Madonna, original name Madonna Louise Ciccone, (born August 16, 1958, Bay City, Michigan, U.S.), American singer, songwriter, actress, and entrepreneur whose immense popularity in the 1980s and ’90s allowed her to achieve levels of power and control that were nearly unprecedented for a woman in the entertainment industry.
Born into a large Italian American family, Madonna studied dance at the University of Michigan and with the Alvin Ailey American Dance Theater in New York City in the late 1970s before relocating briefly to Paris as a member of Patrick Hernandez’s disco revue. Returning to New York City, she performed with a number of rock groups before signing with Sire Records. Her first hit, “Holiday,” in 1983, provided the blueprint for her later material—an upbeat dance club sound with sharp production and an immediate appeal. Madonna’s melodic pop incorporated catchy choruses, and her lyrics concerned love, sex, and relationships—ranging from the breezy innocence of “True Blue” (1986) to the erotic fantasies of “Justify My Love” (1990) to the spirituality of later songs such as “Ray of Light” (1998). Criticized by some as being limited in range, her sweet girlish voice nonetheless was well suited to pop music.
Madonna was the first female artist to exploit fully the potential of the music video. She collaborated with top designers (Jean-Paul Gaultier), photographers (Steven Meisel and Herb Ritts), and directors (Mary Lambert and David Fincher), drawing inspiration from underground club culture or the avant-garde to create distinctive sexual and satirical images—from the knowing ingenue of “Like a Virgin” (1984) to the controversial red-dressed “sinner” who kisses a black saint in “Like a Prayer” (1989). By 1991 she had scored 21 top ten hits in the United States and sold some 70 million albums internationally, generating $1.2 billion in sales. Committed to controlling her image and career herself, Madonna became the head of Maverick, a subsidiary of Time Warner created by the entertainment giant as part of a $60 million deal with the performer. Her success signaled a clear message of financial control to other women in the industry, but in terms of image she was a more ambivalent role model.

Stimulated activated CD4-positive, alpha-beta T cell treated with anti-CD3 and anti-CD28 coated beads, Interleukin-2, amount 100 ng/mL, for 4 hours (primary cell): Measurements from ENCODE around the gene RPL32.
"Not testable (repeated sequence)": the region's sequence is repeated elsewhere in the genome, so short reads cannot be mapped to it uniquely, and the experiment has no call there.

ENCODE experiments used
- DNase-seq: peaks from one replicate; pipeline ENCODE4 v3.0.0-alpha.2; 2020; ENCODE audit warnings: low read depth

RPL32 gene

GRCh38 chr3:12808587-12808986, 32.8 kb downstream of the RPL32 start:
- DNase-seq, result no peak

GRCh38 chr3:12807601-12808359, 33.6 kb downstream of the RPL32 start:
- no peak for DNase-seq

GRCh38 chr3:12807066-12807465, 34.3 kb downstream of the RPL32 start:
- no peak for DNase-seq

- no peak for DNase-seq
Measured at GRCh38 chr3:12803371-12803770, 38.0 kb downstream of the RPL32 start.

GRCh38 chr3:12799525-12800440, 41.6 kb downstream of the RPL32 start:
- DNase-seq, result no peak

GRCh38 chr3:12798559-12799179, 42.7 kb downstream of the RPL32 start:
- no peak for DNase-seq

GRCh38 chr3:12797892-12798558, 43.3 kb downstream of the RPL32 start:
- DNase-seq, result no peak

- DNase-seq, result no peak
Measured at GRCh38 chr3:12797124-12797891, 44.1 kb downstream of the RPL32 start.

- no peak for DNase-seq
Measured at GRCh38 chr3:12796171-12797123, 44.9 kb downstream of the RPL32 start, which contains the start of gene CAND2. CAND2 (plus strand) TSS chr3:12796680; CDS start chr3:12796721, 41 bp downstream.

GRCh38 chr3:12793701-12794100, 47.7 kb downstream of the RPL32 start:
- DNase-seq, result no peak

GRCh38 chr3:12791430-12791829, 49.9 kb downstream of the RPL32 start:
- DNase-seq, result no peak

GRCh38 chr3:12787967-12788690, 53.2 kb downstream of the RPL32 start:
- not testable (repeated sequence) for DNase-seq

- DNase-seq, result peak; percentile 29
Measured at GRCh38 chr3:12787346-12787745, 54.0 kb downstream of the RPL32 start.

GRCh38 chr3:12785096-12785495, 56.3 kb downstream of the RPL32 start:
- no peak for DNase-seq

In 1992 Madonna took her role as a sexual siren to its full extent when she published Sex, a soft-core pornographic coffee-table book featuring her in a variety of “erotic” poses. She was criticized for being exploitative and overcalculating, and writer Norman Mailer said she had become “secretary to herself.” Soon afterward Madonna temporarily withdrew from pop music to concentrate on a film career that had begun with a strong performance in Desperately Seeking Susan (1985), faltered with the flimsy Shanghai Surprise (1986) and Dick Tracy (1990), and recovered with Truth or Dare (1991, also known as In Bed with Madonna), a documentary of one of her tours, and A League of Their Own (1992). She scored massive success in 1996 with the starring role in the film musical Evita. That year she also gave birth to a daughter.
Despite a marriage in the 1980s to actor Sean Penn and another to English director Guy Ritchie (married 2000; divorced 2008), with whom she had a son, Madonna remained resolutely independent. (She also later adopted four children from Malawi.) That independent streak, however, did not prevent her from enlisting the biggest names in music to assist on specific projects. This fact was clear on Hard Candy (2008), a hip-hop-infused effort with writing and vocal and production work by Justin Timberlake, Timbaland, and Pharrell Williams of the hit-making duo the Neptunes. With MDNA (2012), which featured cameos from women rappers M.I.A. and Nicki Minaj, she continued to prove herself a shrewd assimilator of cutting-edge musical styles. Rebel Heart (2015), featuring production work by Diplo and Kanye West and guest appearances from Minaj and Chance the Rapper, was an ode to her career. Madonna was inducted into the Rock and Roll Hall of Fame in 2008.
In addition to acting in movies—she also starred in the romantic comedy The Next Best Thing (2000) and in Ritchie’s Swept Away (2002)—Madonna pursued work behind the camera. She cowrote and directed Filth and Wisdom (2008), a comedy about a trio of mismatched flatmates in London, as well as the drama W.E. (2011), which juxtaposed the historical romance between Wallis Simpson and King Edward VIII with the fictional story of a woman in the 1990s researching Simpson’s life.
In January 2018, Madonna revealed that she had started working on her 14th studio album. She later clarified the album would be infused with Portuguese fado music, with its release scheduled in 2019. Four months later, she appeared at the Met Gala and performed a new song called “Beautiful Game”, along with “Like a Prayer” and a cover of Leonard Cohen’s “Hallelujah”. At the MTV Video Music Awards, Madonna paid tribute to singer Aretha Franklin, who had died the previous week. In October, she contributed guest vocals to the track “Champagne Rosé” on American rapper Quavo’s debut album, Quavo Huncho. Her other projects include directing the MGM film, Taking Flight, based on ballet dancer Michaela DePrince’s memoir, as well as adapting Andrew Sean Greer’s novel, The Impossible Lives of Greta Wells, into a film. On April 14, 2019, Madonna revealed that Madame X would be the title of her upcoming fourteenth studio album. The first single, a collaboration with Colombian singer Maluma called “Medellín”, was released on April 17. Madonna also features on the track Soltera on Maluma’s 2019 album “11:11”. She also announced the Madame X Tour, focused on small venues in New York, Chicago, and Los Angeles. In May, Madonna performed as the interval act at the 2019 Eurovision Song Contest with musician Quavo. Madame X was released on June 14 and debuted number one on Billboard 200.
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